More Australian businesses use the cloud for sensitive data: Intel Security

In its latest research, Intel Security has found that 78 percent of Australian businesses using cloud services are storing their sensitive data there.
Written by Asha Barbaschow, Contributor

Intel Security's latest research has found that 76 percent of Australian businesses are using cloud services, with 78 percent of those organisations using it to store sensitive data.

In compiling Australian Business Attitudes to Cloud Adoption and Sensitive Data Management, Intel Security surveyed 452 senior business leaders in the country to gain a snapshot of the uptake of cloud services and the management of their sensitive data within the cloud.

More than half of the 19 percent that are not using the cloud said they are planning to use it, with Intel Security saying the future is moving towards a cloud-based environment.

"We're really moving to a world where the use of cloud services will be almost universal ... those that are not now are planning to in the near future," Joel Camissar, Intel Security's director of Service Provider, MSP and Cloud Business for Asia-Pacific, said.

Camissar said this has also brought to the forefront security concerns not previously thought of, such as the off-site hosting of sensitive data.

According to the research, personally identifiable information -- such as tax file numbers, home and email addresses, and dates of birth -- is the biggest type of data being stored in the cloud, with 70 percent of respondents admitting this was the case in their organisation.

Of those surveyed, 64 percent said their company's proprietary documentation of processes and procedures were stored in the cloud; 48 percent store network passwords in the cloud; and 48 percent store competitive data, such as market analysis or competitors' information.

Camissar said those responding from larger businesses had less visibility over what information is stored in the cloud.

"Australian organisations are putting cloud first, and security and privacy second -- or last," Camissar said.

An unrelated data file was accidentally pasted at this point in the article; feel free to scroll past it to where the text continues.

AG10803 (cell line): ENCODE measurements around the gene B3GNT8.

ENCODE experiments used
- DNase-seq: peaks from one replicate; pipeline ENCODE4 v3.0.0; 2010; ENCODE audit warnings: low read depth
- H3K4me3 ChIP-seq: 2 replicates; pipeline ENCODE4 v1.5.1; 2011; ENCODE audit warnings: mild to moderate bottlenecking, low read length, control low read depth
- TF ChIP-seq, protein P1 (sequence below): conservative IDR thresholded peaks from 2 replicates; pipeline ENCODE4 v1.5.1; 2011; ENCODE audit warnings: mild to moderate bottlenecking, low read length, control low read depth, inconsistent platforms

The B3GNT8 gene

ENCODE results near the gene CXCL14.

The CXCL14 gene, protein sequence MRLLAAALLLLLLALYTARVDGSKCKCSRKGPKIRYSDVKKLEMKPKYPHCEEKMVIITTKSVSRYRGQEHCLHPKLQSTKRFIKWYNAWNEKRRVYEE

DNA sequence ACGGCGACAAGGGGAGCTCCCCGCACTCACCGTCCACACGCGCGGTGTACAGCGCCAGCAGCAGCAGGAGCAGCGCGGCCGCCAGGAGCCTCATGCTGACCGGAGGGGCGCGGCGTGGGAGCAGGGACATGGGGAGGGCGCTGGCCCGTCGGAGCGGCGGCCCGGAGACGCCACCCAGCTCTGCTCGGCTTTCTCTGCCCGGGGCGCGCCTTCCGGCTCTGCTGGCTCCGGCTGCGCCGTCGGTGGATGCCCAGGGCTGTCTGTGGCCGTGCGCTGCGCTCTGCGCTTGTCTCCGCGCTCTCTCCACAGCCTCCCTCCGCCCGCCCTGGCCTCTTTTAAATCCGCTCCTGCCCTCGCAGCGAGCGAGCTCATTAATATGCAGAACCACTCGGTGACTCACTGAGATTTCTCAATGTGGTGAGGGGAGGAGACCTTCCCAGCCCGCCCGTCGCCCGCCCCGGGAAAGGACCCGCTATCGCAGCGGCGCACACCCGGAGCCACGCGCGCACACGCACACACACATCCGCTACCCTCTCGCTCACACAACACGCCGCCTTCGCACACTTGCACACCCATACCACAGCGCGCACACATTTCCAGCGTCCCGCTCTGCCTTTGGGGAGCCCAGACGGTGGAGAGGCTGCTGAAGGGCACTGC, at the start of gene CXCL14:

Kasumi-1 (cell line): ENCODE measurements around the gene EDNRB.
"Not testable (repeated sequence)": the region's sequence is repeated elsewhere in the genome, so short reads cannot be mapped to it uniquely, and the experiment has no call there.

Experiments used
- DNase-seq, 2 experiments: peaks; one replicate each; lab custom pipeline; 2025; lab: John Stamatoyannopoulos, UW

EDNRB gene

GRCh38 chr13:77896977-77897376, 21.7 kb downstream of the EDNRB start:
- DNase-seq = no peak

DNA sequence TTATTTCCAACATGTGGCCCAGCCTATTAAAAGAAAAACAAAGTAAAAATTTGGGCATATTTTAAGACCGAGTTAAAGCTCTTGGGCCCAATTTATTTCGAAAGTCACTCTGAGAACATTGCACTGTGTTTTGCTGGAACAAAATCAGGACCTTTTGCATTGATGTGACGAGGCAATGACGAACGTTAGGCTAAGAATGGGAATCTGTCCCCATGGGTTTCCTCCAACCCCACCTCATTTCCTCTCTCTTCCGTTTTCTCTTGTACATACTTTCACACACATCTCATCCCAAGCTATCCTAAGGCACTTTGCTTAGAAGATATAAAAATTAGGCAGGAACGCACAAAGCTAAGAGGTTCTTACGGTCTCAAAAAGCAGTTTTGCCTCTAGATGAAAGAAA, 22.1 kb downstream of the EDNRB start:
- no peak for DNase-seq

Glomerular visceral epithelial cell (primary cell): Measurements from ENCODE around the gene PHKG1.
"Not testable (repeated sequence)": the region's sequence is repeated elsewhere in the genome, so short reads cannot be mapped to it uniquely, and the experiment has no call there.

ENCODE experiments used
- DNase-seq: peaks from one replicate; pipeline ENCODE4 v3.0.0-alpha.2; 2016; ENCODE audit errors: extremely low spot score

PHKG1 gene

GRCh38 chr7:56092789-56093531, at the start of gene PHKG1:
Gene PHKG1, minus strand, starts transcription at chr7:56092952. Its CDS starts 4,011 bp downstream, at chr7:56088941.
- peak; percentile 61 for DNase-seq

"Of the 76 percent using the cloud, the top consideration for them choosing a cloud service provider was robustness or continuity of service."

The research, carried out by Sydney-based StollzNow Research, found that 52 percent of cloud-using businesses did not carry out a risk assessment or establish a Service Level Agreement before signing on the dotted line with the chosen provider, while 44 percent did not consider the location of the cloud infrastructure, and 37 percent did not check if the provider met the standards set out in the Australian Privacy Act.

The research found that across Australian businesses, Dropbox is the most common file transfer platform used, claiming 47 percent of the share, followed by OneDrive, with 41 percent, and Google Drive, at 35 percent.

When it comes to data breaches, Australian businesses are most worried about the risk of damaging their reputations and less likely to be concerned about the financial penalties. Intel Security performed a similar survey in 2013, which found that 50 percent of respondents were more concerned with the potential financial repercussions that a data breach would have on their organisation, as opposed to the 2016 figure of 33 percent.

The research also revealed an increase in businesses keeping quiet about data breaches since 2013, with 26 percent of organisations not telling anyone they have experienced a breach, compared with 18 percent three years ago.

Organisations currently do not have to disclose that they have experienced a breach.

Shadow Attorney-General Mark Dreyfus told ZDNet last month that should the opposition party win the upcoming federal election, it would move to get the stalled data breach-notification laws passed.

Australia is currently without data breach-notification laws, despite the Joint Parliamentary Committee on Intelligence and Security recommending in February 2015 that Australia have such laws in place before the end of 2015, prior to the implementation of the data-retention laws that Labor voted to introduce.

Last month, online classifieds site Gumtree Australia admitted it had been hacked, specifying that email addresses, contact names, and phone numbers were accessed in the breach. Despite taking a week to tell account holders, Gumtree maintained that users' passwords had not been obtained by hackers.

Australian department store David Jones revealed in October that customer details were stolen as a result of its website being hacked on September 25, 2015.

The retail giant said no customer credit card information, financial information, or passwords were stolen, as it does not store any credit card information or financial information on its website, but said the customer details that were stolen were names, email addresses, order information, and mailing addresses.

The breach came a day after Australian discount homewares chain Kmart revealed that it had also experienced a breach. The Wesfarmers-owned company said no customer credit card or other payment details had been compromised; however, customer's names, email addresses, home addresses, telephone numbers, and product purchase details had been accessed in the "external privacy breach" that occurred in early September.

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